New Orleans, La.: How do you think the spate of shootings during parades and other festivities over the past couple years will impact future Mardi Gras seasons?
Chandra R. Thomas: While I was riding in the float yesterday, a native New Orleanian said "even if nobody came, we'd still do it." She was referring to Mardi Gras and the parades. For natives, it won't change a thing. People here live for Mardi Gras, it's a whole culture. The shootings will likely have some impact on tourists, but most people who come for Mardi Gras come back again and again.
Washington, D.C. : Chandra: I really wanted to go to Mardi Gras this year but missed it. How was the celebration this year? Was it back to historic levels? What was new about the festivities this year?
Chandra R. Thomas: It was GREAT! The weather was perfect and the crowds were DEEP! I thought I was at Obama's inauguaration! LOL! I heard the newscaster say that it was definitely the best post-Katrina Mardi Gras and up there with one of the best ever. Being on a float during the Zulu parade gave me a bird's eye view and I tell you it was PACKED! People were out in full effect. I also think as more people's homes are rebuilt more people are back in the city. Honestly, if you stayed in the tourist-dominated areas you could not even tell that Katrina ever happened. It's good to see a city with such heart be so vibrant again. People honestly have no idea of how this Katrina thing is tearing people down. Most people are STILL dealing with so much - but for one day they pause and forget it all and have fun! That's what make Mardi Gras in New Orleans so great!
Philadelphia, Pa.: When I was at the Mardi Gras Museum, there were some brief references to traditions in part of Louisiana which sounded a bit like "guys gone wild." If I understood this correctly, guys approach females and ask for an egg or some prize or else they spank the female with a whip. I presume this is all in good fun, or are there instances of unwilling victims in all that? What is the basis behind a tradition which appears violent to outsiders?
Chandra R. Thomas: I met an Associated Press writer yesterday and she was on the Zulu float with us writing a story for her job. She is a native and she says the whole "flashing" thing started from bar owners in the French Quarters hiring strippers to stand on the balconies and flash people on the street below. In short, it was a marketing ploy that picked up steam. That was the first I'd heard of it, then Girls Gone Wild took it to new heights.
I just think when people drink -- and drinking is a HUGE part of Mardi Gras for a lot of people -- then you get what you get. Many people drink and act crazy and that's what I think it stems from. Honestly, most of what goes on is in good fun. I think a lot of people come into town and let their guard down and that can be problematic. Yes there is dancing and drinking in the streets. YES it is a big party, but you cannot forget that you are in a MAJOR CITY. I think you should conduct yourself like you would in NYC or Chicago. I think because New Orleans feels so small, people forget.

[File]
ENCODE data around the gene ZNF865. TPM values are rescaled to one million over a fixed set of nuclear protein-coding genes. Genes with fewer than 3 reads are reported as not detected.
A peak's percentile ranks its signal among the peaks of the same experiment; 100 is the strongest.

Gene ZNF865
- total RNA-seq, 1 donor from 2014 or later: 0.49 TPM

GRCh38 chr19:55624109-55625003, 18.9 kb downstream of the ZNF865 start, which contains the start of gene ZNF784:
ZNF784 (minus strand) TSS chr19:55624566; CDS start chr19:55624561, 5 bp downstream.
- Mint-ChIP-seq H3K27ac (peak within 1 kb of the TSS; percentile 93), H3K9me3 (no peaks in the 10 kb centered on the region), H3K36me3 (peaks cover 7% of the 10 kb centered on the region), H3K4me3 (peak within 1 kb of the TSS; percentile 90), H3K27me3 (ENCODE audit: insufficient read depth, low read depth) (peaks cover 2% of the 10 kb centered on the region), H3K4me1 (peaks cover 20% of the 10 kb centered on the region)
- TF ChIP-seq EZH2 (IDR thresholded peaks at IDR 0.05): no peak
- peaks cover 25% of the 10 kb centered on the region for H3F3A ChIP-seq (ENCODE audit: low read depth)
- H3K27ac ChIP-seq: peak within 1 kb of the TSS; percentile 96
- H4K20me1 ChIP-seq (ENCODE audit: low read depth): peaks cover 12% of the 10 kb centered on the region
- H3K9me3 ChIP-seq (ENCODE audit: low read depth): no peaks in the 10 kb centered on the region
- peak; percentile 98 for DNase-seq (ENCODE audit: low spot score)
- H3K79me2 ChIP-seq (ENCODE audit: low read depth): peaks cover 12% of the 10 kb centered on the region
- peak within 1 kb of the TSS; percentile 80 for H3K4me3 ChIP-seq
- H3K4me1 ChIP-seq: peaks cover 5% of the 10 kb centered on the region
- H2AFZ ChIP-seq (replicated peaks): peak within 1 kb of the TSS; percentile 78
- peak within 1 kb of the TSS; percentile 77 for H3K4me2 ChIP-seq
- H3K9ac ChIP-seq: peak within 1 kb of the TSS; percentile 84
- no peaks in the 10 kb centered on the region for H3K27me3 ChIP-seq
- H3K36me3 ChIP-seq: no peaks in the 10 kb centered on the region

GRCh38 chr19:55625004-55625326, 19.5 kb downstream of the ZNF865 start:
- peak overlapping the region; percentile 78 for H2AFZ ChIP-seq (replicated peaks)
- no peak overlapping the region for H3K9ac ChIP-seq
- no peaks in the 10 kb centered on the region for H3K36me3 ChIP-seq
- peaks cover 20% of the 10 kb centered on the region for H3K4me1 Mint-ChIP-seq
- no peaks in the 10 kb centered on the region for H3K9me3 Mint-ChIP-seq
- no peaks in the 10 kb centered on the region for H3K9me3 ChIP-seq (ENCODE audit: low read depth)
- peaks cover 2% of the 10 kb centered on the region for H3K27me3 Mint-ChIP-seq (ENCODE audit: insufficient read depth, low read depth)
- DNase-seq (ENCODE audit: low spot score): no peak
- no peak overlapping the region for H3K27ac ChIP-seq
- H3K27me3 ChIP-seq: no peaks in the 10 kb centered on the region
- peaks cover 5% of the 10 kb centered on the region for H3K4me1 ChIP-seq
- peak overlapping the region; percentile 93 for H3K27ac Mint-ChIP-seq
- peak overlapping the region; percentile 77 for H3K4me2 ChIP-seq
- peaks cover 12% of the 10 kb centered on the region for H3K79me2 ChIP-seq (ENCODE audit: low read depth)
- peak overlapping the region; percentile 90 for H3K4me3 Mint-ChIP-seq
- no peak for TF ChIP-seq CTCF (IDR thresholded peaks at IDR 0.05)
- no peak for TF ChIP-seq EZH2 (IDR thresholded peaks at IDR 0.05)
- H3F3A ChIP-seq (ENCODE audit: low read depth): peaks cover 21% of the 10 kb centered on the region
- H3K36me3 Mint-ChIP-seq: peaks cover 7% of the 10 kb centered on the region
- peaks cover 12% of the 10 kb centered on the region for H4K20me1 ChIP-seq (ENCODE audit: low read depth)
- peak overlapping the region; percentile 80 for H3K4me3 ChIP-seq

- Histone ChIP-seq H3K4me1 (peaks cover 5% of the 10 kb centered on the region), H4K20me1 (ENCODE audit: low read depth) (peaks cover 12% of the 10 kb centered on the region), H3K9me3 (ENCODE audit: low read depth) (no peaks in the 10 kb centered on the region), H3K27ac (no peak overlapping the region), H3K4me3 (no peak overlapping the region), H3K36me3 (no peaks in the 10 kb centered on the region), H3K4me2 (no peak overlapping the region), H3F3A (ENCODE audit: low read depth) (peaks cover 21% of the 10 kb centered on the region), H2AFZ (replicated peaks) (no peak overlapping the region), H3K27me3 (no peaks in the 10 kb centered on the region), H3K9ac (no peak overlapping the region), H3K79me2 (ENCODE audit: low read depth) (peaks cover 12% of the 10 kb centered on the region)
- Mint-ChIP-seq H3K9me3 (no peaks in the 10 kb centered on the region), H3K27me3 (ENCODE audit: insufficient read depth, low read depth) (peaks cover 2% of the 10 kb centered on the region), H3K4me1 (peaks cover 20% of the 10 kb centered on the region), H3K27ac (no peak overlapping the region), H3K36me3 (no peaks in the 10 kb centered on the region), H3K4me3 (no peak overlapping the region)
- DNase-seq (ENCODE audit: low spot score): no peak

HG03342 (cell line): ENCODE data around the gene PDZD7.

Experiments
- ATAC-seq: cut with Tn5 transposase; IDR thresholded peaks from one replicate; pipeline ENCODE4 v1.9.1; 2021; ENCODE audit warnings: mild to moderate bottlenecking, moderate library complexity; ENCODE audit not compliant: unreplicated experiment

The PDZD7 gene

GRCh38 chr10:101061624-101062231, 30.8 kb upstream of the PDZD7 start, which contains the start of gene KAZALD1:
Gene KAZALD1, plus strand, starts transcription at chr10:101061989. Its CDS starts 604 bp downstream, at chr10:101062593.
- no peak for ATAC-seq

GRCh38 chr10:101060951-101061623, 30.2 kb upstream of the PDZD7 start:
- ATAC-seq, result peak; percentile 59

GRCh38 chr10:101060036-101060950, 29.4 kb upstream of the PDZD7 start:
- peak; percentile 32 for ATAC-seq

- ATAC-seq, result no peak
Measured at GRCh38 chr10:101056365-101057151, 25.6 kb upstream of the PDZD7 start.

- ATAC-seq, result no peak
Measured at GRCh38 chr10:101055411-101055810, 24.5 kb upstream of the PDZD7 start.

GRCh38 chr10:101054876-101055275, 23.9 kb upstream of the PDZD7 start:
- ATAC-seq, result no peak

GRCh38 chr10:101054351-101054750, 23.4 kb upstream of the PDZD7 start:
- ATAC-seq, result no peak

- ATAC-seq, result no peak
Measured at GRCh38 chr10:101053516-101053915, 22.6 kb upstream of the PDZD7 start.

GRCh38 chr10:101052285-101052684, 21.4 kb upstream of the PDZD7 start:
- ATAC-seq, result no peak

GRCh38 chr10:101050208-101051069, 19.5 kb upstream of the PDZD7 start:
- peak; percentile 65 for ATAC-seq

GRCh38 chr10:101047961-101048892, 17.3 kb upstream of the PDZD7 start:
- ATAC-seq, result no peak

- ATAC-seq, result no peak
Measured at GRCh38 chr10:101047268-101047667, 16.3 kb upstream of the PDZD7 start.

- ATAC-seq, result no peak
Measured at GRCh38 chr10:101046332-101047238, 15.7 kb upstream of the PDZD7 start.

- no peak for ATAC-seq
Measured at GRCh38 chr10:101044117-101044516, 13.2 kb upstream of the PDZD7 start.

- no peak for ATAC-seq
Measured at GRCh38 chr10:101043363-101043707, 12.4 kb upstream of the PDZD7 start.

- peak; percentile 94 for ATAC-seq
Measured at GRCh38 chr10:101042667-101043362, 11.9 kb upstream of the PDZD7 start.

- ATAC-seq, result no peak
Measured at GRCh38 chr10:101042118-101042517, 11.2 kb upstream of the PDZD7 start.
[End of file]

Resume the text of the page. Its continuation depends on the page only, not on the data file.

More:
Washington, D.C.: I was in New Orleans for Valentine's Day weekend and noticed something that maybe you would be able to help me understand. I saw various depictions of "Mammy" in stores in the French Quarter and in the French Market and not really sure what to make of it. Does the history in New Orleans represent the figure of "Mammy" as something positive in the black community or is it something we as black people should be offended of seeing sold in the city?
Chandra R. Thomas: I'm not aware of any specific connotation to Mammy as it relates to New Orleans, but I think just like anywhere these antiquated images of black people has its complications. I know black people who collect Mammy memorabilia while others who turn their nose up to the whole thing. I think it's all in your perception of it.
Heck, for the Zulu parade yesterday I was dressed in black/white face, an Afro wig and a grass skirt. Even as a native I was a bit freaked out by that, but once I learned more about the historic roots of it all at the Zulu exhibit in the museum I realized that it wasn't about my perception and personal bias, it's about what it means to Zulu and its members.
In New Orleans the Zulu organization has status because it was always "our parade" and our thing. They're still the only parade that goes through the hood. Once I took that attitude I was able to have fun with the experience.
As for Mammy, I think she is what you make of her. If the sight of her makes you cringe then she is not for you. If you look at it her as an historic representation of black women then maybe it can work for you. Just think of how our image has evolved. Can you say MICHELLE OBAMA!!!!!!!!!!!!!!
Chandra R. Thomas: I thoroughly enjoyed answering your questions this afternoon. Please continue to check The Root for my Mardi Gras 2009 wrap-up column. And for the rest of the day remember our motto in New Orleans "laissez les bons temps rouler" LET THE GOOD TIMES ROLL!